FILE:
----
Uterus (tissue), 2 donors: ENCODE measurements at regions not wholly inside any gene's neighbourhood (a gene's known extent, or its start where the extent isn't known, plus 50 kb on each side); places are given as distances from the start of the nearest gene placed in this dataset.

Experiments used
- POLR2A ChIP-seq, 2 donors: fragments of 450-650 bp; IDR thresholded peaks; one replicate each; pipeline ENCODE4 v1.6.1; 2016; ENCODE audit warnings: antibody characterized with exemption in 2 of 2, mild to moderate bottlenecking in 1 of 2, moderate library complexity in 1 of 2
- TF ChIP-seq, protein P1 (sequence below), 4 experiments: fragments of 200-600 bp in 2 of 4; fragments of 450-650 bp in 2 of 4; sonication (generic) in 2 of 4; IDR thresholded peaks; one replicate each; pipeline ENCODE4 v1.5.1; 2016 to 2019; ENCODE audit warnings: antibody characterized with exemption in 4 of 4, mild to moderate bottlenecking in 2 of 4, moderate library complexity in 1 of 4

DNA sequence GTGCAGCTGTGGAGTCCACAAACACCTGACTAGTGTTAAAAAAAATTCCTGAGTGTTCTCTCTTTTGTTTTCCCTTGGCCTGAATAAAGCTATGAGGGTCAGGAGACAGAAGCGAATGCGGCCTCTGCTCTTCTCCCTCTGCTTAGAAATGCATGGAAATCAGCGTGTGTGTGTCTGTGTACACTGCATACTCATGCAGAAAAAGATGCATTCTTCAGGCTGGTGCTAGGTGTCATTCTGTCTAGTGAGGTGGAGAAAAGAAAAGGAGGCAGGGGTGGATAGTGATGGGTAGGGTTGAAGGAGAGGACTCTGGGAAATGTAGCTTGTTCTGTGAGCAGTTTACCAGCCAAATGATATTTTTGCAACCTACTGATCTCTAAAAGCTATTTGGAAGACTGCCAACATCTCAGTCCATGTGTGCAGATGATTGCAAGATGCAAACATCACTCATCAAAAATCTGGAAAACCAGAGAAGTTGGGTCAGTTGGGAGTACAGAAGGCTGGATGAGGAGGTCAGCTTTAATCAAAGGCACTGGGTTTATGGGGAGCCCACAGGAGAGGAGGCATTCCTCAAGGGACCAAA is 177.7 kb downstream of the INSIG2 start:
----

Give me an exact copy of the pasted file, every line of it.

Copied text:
Uterus (tissue), 2 donors: ENCODE measurements at regions not wholly inside any gene's neighbourhood (a gene's known extent, or its start where the extent isn't known, plus 50 kb on each side); places are given as distances from the start of the nearest gene placed in this dataset.

Experiments used
- POLR2A ChIP-seq, 2 donors: fragments of 450-650 bp; IDR thresholded peaks; one replicate each; pipeline ENCODE4 v1.6.1; 2016; ENCODE audit warnings: antibody characterized with exemption in 2 of 2, mild to moderate bottlenecking in 1 of 2, moderate library complexity in 1 of 2
- TF ChIP-seq, protein P1 (sequence below), 4 experiments: fragments of 200-600 bp in 2 of 4; fragments of 450-650 bp in 2 of 4; sonication (generic) in 2 of 4; IDR thresholded peaks; one replicate each; pipeline ENCODE4 v1.5.1; 2016 to 2019; ENCODE audit warnings: antibody characterized with exemption in 4 of 4, mild to moderate bottlenecking in 2 of 4, moderate library complexity in 1 of 4

DNA sequence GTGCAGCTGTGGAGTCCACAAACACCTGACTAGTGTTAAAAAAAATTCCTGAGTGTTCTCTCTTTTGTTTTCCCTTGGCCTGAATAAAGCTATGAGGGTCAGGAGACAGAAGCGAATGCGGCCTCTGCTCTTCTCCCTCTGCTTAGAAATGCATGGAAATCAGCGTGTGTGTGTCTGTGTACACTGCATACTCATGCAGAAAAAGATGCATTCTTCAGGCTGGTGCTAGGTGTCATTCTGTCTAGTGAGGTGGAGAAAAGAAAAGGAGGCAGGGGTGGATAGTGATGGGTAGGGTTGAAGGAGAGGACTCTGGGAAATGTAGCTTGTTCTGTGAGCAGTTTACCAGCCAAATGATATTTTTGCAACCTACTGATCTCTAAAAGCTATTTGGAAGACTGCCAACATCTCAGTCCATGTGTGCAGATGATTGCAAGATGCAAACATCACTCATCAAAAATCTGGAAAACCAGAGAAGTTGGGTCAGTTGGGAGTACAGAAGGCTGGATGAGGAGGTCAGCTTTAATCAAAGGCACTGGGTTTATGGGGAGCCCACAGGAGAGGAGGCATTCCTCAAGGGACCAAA is 177.7 kb downstream of the INSIG2 start: